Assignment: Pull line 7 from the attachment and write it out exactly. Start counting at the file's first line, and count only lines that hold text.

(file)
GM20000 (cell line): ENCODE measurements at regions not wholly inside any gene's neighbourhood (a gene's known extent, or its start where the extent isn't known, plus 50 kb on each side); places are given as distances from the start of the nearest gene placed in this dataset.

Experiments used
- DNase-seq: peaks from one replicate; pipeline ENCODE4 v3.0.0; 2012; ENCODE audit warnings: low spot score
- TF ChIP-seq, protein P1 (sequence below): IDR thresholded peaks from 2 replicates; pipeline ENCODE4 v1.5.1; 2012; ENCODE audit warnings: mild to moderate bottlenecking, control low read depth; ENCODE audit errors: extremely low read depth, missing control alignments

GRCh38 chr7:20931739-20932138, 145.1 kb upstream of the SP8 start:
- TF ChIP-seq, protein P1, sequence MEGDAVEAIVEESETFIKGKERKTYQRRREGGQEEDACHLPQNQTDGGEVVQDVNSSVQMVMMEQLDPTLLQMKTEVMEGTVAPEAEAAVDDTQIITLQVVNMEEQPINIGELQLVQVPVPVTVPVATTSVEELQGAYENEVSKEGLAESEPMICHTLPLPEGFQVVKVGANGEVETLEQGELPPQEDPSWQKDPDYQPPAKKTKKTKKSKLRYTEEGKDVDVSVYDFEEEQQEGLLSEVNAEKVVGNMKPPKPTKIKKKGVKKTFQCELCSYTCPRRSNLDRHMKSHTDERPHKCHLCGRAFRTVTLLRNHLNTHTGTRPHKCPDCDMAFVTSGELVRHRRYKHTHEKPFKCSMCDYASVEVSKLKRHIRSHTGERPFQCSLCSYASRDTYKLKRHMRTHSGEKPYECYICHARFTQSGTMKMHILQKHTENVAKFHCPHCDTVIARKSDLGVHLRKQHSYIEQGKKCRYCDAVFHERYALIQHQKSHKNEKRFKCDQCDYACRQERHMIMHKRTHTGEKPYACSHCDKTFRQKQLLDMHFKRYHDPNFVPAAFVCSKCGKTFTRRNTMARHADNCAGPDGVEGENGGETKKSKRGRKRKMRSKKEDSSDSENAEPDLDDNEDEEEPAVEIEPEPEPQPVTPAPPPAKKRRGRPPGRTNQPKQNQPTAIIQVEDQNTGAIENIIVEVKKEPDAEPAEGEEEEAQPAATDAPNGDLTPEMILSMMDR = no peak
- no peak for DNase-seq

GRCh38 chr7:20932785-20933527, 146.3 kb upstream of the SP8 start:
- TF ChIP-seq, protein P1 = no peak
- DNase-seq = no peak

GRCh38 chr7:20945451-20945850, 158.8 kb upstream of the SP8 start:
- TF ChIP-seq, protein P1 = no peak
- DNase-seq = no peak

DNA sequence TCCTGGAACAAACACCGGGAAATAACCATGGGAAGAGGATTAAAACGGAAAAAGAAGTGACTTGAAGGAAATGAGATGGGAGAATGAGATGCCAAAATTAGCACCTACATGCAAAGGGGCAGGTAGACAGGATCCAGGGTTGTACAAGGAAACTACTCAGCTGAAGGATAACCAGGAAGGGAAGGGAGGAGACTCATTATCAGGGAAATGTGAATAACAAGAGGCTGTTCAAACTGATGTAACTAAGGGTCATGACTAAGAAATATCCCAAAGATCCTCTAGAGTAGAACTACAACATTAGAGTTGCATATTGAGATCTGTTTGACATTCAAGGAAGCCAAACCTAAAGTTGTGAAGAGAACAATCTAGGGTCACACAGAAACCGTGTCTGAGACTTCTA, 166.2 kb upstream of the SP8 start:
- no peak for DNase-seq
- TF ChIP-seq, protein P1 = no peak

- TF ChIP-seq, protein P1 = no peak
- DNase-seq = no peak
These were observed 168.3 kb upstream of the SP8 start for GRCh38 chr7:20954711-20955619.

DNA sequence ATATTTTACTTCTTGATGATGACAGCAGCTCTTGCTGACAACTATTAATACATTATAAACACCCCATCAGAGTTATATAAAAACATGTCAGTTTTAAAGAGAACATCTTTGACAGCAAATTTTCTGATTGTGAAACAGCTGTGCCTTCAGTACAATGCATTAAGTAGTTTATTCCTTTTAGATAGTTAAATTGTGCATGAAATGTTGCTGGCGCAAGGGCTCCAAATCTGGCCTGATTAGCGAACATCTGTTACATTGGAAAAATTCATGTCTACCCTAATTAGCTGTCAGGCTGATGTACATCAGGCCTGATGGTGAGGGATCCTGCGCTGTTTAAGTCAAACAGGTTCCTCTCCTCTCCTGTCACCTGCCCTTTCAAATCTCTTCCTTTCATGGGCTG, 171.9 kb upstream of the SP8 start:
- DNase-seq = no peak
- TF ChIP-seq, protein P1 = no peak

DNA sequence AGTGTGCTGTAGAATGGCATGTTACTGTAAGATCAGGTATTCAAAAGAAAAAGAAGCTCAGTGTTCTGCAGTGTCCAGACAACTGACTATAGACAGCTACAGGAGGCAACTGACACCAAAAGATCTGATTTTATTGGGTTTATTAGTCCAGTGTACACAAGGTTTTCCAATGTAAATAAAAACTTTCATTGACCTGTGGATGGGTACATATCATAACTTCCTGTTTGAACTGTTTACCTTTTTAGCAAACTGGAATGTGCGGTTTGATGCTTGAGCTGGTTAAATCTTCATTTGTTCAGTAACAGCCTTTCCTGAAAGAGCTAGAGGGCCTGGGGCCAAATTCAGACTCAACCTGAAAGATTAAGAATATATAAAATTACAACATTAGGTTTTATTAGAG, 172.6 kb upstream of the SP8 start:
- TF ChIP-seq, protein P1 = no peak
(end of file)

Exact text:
- no peak for DNase-seq